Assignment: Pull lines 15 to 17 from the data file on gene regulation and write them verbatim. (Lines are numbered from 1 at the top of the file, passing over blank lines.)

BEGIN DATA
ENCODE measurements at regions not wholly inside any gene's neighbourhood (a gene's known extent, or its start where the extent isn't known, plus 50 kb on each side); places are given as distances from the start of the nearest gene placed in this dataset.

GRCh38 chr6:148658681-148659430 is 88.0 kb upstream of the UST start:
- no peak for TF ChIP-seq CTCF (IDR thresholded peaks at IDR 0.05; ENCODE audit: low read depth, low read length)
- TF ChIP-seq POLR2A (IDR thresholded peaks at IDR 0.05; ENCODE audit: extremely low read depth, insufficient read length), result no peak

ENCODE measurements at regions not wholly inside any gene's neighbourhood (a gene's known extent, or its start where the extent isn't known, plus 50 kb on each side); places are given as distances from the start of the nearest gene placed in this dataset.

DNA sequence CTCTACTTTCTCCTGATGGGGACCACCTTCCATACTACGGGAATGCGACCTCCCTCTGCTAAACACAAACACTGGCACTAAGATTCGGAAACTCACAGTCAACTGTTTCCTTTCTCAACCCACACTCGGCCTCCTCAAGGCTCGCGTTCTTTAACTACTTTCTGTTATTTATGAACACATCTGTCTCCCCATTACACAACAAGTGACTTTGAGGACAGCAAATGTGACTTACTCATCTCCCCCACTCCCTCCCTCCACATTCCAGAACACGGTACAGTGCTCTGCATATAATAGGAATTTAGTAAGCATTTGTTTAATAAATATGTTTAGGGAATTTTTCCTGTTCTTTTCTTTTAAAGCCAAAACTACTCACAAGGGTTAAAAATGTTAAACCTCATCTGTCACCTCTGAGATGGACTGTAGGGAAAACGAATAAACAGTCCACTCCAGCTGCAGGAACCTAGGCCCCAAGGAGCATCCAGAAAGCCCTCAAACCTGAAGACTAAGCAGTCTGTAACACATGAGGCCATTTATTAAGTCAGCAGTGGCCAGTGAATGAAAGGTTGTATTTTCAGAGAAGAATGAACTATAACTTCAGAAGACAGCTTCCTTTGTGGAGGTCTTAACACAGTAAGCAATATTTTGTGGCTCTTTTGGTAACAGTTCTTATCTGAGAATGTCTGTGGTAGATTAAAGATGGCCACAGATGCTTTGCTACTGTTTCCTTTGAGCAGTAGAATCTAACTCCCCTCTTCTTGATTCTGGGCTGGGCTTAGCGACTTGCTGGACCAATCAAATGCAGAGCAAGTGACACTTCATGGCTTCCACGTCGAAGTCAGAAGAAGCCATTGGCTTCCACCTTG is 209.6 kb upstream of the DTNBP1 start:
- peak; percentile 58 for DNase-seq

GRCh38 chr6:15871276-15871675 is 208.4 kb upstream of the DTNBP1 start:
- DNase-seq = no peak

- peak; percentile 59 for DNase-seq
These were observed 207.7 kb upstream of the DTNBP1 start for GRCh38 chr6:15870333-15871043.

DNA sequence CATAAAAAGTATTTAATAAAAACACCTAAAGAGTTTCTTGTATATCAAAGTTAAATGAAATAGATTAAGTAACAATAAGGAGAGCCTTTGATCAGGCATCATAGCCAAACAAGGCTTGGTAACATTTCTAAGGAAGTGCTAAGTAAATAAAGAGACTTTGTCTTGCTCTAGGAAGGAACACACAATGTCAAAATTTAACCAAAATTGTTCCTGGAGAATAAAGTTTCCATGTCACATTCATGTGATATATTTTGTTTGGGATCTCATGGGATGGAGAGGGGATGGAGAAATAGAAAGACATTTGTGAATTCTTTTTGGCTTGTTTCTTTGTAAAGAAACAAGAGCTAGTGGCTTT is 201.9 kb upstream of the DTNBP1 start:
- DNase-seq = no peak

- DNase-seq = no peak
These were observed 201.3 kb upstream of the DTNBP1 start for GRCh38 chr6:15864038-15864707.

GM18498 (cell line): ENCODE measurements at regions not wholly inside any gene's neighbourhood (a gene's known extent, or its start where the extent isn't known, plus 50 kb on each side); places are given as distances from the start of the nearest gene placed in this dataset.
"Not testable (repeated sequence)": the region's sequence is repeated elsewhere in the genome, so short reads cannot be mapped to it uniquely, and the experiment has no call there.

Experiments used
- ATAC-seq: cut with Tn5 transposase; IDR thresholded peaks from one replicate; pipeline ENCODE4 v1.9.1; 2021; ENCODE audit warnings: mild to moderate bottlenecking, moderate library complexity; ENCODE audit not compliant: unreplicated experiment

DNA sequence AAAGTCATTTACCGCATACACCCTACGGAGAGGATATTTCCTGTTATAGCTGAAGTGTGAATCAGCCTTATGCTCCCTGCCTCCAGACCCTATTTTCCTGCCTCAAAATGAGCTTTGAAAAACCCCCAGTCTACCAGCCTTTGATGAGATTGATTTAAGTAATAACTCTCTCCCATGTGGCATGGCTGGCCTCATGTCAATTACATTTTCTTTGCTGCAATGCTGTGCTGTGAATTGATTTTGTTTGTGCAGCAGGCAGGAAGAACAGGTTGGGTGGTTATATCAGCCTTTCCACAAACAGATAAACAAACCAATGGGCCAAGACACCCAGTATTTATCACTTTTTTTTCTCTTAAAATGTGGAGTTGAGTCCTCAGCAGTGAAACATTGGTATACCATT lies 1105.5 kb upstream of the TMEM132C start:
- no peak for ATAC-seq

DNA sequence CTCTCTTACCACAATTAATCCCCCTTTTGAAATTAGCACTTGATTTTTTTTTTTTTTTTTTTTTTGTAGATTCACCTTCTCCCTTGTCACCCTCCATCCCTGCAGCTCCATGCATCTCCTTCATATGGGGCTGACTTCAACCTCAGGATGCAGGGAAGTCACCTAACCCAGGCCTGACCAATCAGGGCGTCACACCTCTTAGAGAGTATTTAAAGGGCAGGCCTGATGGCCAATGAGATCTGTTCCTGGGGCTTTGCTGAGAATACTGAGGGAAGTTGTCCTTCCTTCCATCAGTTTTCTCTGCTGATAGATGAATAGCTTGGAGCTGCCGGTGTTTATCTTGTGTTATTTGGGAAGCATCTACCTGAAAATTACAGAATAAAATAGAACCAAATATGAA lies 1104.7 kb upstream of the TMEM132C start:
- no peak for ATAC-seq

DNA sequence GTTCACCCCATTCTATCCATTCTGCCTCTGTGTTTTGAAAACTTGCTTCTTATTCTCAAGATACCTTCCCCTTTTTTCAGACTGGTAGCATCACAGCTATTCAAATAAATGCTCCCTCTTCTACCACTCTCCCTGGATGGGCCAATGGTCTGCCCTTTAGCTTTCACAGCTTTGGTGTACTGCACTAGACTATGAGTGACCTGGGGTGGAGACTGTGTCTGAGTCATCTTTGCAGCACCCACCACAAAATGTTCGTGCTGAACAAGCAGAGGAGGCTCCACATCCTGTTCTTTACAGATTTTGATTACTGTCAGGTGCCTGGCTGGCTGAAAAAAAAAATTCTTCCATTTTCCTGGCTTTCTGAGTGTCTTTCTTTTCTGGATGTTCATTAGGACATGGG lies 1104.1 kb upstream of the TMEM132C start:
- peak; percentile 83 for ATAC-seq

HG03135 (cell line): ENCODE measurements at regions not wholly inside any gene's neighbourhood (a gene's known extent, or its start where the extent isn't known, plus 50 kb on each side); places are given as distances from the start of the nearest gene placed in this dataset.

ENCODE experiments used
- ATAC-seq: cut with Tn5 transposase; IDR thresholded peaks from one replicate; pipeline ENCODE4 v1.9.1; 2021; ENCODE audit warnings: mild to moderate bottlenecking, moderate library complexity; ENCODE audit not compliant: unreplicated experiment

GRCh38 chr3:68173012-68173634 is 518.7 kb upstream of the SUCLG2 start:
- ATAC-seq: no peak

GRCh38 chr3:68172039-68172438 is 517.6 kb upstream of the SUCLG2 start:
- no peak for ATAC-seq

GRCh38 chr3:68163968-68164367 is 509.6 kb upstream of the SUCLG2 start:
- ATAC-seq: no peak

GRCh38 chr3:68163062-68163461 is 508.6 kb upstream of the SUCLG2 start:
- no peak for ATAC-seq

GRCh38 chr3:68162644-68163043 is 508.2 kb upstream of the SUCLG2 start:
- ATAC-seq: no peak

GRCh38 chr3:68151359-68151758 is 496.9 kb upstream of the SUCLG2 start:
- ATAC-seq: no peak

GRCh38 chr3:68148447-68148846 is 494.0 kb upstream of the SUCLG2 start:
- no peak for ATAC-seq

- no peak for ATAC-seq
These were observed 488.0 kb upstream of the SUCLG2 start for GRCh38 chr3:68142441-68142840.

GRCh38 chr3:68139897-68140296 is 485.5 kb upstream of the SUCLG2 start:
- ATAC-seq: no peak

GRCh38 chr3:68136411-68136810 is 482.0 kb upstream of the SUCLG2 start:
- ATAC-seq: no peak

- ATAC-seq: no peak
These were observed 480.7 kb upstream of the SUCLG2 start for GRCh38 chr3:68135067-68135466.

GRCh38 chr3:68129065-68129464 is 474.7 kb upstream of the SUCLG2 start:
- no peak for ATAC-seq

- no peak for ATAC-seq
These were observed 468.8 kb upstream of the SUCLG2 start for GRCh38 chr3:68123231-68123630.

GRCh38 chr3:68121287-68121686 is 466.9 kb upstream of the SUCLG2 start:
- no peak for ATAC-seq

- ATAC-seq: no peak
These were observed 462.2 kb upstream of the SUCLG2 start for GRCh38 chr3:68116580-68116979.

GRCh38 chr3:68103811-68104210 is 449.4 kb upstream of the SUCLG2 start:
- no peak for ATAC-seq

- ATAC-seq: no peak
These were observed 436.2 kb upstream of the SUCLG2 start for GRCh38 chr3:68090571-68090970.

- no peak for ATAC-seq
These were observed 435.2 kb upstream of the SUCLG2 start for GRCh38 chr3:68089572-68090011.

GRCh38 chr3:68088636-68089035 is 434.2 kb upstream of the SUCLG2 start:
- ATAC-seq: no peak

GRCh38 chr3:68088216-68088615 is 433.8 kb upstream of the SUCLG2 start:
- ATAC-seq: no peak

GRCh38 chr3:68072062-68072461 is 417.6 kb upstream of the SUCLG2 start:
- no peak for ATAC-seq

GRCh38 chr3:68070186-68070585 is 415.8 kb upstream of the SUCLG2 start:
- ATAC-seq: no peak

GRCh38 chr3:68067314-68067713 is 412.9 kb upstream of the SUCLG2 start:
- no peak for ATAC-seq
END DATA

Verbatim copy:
These were observed 201.3 kb upstream of the DTNBP1 start for GRCh38 chr6:15864038-15864707.

GM18498 (cell line): ENCODE measurements at regions not wholly inside any gene's neighbourhood (a gene's known extent, or its start where the extent isn't known, plus 50 kb on each side); places are given as distances from the start of the nearest gene placed in this dataset.
"Not testable (repeated sequence)": the region's sequence is repeated elsewhere in the genome, so short reads cannot be mapped to it uniquely, and the experiment has no call there.